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Brand NameGeneric NameChemical Name
Treandabendamustine
Busulfex, Myleranbusulfan
 carboplatin
Leukeranchlorambucil
 cisplatin
Cytoxancyclophosphamide
Ifexifosfamide
Eloxatinoxaliplatin

These chemotherapy medicines are classified as alkylating agents. Alkylating agents are medicines that directly damage the DNA inside cancer cells. This prevents the cancer cells from multiplying.

These chemotherapy medicines are used to treat cancer. For example, bendamustine, busulfan, chlorambucil, and cyclophosphamide are used to treat leukemia. Carboplatin, cisplatin, and oxaliplatin are used to treat other cancers, such as bladder, colorectal, endometrial, lung, ovarian, and testicular cancer. Cyclophosphamide is also used to treat many other forms of cancer, such as breast cancer, multiple myeloma, non-Hodgkin's lymphoma, and sarcoma.

These medicines work well in treating cancer. But the type and extent of a cancer affects how well this medicine slows or stops the growth of those cancer cells.

All medicines have side effects. But many people don't feel the side effects, or they are able to deal with them. Ask your pharmacist about the side effects of each medicine you take. Side effects are also listed in the information that comes with your medicine.

Here are some important things to think about:

  • Usually the benefits of the medicine are more important than any minor side effects.
  • Side effects may go away after you take the medicine for a while.
  • If side effects still bother you and you wonder if you should keep taking the medicine, call your doctor. He or she may be able to lower your dose or change your medicine. Do not suddenly quit taking your medicine unless your doctor tells you to.

Call 911 or other emergency services right away if you have:

  • Trouble breathing.
  • Swelling of your face, lips, tongue, or throat.
  • Passed out (or lost consciousness).

Call your doctor right away if you have:

  • Hives.
  • Unusual bleeding from your nose, mouth, vagina, or rectum.
  • Blood in your urine, frequent urination, or painful urination.
  • Fever or chills with or without cough, hoarseness, or lower back or side pain.
  • Strong feelings of restlessness, confusion, or you are seeing, hearing, or feeling things that are not there.
  • Unusual tiredness or dizziness.
  • Redness, swelling, or pain at the place where this medicine was injected.
  • Numbness, burning, and tingling in the hands or feet (peripheral neuropathy). To prevent permanent nerve damage, you may need to have a lower dosage, stop using this medicine, or switch to a different medicine.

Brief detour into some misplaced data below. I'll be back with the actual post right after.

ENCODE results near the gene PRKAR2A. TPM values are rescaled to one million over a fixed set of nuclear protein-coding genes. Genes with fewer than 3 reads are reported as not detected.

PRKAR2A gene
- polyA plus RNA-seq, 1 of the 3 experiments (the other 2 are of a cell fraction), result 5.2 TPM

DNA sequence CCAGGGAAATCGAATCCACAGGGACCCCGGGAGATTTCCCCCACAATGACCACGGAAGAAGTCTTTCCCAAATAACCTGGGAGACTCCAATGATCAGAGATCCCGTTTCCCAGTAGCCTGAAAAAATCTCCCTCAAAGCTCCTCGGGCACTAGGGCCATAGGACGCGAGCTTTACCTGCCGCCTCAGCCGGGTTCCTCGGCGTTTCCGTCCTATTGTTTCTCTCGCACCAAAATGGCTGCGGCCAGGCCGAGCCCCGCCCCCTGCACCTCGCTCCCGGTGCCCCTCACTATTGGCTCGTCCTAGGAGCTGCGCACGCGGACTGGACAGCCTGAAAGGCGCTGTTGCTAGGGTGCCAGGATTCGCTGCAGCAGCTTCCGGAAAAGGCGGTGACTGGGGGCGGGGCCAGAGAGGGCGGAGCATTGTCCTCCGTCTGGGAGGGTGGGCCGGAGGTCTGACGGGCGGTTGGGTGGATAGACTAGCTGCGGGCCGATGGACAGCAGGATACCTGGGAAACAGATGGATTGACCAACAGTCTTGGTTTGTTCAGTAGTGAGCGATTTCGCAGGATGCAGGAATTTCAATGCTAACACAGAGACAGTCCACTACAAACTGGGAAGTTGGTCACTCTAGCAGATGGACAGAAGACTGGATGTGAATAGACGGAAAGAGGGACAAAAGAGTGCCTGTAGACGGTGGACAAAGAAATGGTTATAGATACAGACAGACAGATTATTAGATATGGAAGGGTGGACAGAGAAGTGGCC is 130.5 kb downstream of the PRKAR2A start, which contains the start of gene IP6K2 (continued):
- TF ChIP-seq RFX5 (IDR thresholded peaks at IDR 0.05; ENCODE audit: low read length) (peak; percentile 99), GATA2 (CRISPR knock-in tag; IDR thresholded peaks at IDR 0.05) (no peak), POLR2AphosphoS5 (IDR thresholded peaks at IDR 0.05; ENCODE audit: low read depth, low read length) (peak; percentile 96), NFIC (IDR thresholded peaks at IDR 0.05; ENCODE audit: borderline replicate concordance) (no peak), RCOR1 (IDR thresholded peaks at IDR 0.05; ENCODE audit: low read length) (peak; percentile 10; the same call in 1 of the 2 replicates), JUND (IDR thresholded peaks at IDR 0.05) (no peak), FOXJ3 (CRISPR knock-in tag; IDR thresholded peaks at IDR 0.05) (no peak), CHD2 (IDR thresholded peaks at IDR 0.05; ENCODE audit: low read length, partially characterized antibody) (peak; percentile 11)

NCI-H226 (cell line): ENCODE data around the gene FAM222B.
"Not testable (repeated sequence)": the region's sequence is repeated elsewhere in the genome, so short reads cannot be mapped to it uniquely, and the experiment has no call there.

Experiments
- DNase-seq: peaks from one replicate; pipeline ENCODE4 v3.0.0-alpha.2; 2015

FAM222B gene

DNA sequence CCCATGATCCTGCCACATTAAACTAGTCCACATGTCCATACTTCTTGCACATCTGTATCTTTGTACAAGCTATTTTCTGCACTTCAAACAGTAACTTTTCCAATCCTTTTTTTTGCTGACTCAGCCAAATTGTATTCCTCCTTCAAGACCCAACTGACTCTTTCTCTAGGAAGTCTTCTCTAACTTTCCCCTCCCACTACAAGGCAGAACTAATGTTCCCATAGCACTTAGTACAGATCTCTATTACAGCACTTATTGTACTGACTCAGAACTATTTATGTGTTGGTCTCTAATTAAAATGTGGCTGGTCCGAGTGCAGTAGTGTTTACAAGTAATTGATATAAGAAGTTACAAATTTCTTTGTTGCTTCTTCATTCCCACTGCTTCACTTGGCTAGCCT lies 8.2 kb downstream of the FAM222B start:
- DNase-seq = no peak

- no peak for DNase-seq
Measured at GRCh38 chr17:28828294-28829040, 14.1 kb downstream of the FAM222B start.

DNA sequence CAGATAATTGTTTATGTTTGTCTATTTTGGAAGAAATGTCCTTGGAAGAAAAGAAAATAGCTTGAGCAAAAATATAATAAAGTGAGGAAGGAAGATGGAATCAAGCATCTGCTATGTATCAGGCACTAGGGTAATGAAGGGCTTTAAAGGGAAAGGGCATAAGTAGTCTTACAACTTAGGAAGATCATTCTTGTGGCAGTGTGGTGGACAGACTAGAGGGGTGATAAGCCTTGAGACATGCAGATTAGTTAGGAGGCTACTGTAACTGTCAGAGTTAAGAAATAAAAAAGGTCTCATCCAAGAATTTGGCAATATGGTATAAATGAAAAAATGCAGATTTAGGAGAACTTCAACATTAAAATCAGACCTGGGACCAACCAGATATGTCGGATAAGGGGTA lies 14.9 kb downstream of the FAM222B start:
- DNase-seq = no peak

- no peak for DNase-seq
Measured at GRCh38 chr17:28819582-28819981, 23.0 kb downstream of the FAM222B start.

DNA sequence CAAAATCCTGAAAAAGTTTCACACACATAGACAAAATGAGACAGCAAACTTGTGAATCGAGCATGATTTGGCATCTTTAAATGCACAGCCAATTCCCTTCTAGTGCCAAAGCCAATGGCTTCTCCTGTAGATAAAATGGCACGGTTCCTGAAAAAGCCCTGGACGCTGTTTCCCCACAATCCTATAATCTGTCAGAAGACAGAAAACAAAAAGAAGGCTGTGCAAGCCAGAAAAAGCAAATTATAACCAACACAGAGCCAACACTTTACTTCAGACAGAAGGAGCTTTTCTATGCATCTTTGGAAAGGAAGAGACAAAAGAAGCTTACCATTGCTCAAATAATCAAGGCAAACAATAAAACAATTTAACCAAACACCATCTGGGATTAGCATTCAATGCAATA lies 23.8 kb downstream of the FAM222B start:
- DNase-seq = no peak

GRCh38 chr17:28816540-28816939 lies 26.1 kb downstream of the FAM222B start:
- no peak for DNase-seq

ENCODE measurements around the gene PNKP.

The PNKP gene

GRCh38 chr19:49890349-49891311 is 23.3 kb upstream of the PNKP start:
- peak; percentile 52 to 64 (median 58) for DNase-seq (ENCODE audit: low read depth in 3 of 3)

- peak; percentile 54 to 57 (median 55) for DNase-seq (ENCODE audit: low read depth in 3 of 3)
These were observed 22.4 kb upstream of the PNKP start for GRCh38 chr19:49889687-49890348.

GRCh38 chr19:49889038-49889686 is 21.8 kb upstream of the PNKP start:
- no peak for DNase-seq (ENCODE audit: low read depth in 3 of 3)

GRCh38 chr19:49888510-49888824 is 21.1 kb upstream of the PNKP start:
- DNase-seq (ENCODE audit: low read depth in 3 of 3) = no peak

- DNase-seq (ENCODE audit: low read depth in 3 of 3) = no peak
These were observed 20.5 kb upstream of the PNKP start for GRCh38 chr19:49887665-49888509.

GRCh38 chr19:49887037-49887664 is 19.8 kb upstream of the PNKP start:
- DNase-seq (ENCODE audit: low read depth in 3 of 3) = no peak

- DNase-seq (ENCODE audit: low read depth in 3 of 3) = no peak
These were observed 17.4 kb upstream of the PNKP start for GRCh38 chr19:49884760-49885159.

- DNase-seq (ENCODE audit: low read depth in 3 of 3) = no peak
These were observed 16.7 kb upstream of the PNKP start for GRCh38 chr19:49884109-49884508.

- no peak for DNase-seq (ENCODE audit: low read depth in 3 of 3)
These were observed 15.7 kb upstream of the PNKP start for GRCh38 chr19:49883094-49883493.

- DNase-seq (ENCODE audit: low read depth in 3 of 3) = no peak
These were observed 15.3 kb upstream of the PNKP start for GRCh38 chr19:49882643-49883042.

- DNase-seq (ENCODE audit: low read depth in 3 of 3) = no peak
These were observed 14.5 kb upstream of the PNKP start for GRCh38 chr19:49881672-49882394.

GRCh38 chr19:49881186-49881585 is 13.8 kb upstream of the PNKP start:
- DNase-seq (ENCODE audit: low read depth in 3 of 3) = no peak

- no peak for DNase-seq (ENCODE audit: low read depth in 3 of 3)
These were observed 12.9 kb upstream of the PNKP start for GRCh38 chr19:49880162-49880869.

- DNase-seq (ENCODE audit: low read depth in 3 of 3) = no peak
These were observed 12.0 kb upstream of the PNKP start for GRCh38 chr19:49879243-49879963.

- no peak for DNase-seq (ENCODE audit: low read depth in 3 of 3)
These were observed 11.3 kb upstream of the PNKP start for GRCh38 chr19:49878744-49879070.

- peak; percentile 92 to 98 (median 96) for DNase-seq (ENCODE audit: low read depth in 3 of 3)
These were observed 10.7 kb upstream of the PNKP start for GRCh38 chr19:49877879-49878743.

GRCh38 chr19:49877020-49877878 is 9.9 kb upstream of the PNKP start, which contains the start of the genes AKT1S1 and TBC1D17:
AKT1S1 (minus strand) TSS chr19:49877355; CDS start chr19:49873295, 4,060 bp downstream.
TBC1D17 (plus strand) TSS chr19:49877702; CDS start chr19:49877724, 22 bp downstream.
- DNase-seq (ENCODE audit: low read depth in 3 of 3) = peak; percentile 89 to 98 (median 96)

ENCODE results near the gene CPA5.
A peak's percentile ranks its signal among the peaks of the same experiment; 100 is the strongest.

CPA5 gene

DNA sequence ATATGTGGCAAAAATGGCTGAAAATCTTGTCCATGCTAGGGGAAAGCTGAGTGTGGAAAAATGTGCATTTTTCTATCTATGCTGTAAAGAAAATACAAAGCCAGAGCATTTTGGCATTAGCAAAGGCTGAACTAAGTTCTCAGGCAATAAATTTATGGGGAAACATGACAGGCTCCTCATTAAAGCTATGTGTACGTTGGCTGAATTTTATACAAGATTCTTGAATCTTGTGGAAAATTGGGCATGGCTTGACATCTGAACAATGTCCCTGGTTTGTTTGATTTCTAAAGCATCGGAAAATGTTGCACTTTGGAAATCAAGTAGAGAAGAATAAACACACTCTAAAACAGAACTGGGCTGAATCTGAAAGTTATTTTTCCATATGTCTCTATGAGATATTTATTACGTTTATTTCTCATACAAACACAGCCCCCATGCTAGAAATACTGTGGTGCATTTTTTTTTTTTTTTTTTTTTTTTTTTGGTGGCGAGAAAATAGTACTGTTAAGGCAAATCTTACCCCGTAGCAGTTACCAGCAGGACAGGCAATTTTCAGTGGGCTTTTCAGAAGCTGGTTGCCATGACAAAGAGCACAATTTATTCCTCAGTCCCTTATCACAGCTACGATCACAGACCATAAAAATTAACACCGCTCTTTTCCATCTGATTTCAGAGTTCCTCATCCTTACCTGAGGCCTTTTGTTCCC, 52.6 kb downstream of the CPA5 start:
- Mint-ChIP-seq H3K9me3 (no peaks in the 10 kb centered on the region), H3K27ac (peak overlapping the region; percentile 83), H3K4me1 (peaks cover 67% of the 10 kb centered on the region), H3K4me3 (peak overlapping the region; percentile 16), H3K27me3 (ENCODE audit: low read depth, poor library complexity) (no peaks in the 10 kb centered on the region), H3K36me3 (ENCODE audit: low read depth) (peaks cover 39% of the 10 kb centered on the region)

Alkylating agents can cause long-term damage to the bone marrow. In rare cases, people with cancer who are treated with these medicines can get leukemia years later. But carboplatin, cisplatin, and oxaliplatin (also called the platinum drugs) are less likely than the other alkylating agents to cause leukemia.

Common side effects of these medicines include:

  • An upset stomach, indigestion, nausea, or vomiting.
  • A skin rash, which may itch.
  • Diarrhea or constipation.
  • Sores in the mouth or throat.
  • Changes in the way foods taste.
  • Weakness or fatigue.

These medicines may also cause:

  • Menstrual changes, symptoms of menopause (hot flashes and vaginal dryness), or early menopause in women.
  • Decreased sperm counts in men.
  • Low blood counts, which may make you tired and more likely to get an infection.

Busulfan can cause pulmonary fibrosis and other serious problems in the lungs.

Cisplatin and oxaliplatin may cause:

  • Ear problems (ototoxicity), which may not get better. This includes ringing in the ears (tinnitus), hearing loss, and vertigo.
  • Eye problems, such as blurred vision or loss of the ability to see colors.
  • Kidney damage, which may or may not get better. Keeping plenty of fluids in the body during treatment may be helpful.

See Drug Reference for a full list of side effects. (Drug Reference is not available in all systems.)

You may not be able to become pregnant or father a child after taking these medicines. Discuss this with your doctor before starting treatment with any of these medicines.

Taking medicine

Medicine is one of the many tools your doctor has to treat a health problem. Taking medicine as your doctor suggests will improve your health and may prevent future problems. If you don't take your medicines properly, you may be putting your health (and perhaps your life) at risk.

There are many reasons why people have trouble taking their medicine. But in most cases, there is something you can do. For suggestions on how to work around common problems, see the topic Taking Medicines as Prescribed.

Advice for women

Do not use this medicine if you are pregnant, breast-feeding, or planning to get pregnant. If you need to use this medicine, talk to your doctor about how you can prevent pregnancy.

Checkups

Follow-up care is a key part of your treatment and safety. Be sure to make and go to all appointments, and call your doctor if you are having problems. It's also a good idea to know your test results and keep a list of the medicines you take.

Complete the new medication information form (PDF) (What is a PDF document?) to help you understand this medication.


By: Healthwise Staff Current as of: December 12, 2012
Medical Review: E. Gregory Thompson, MD - Internal Medicine
Brian Leber, MDCM, FRCPC - Hematology

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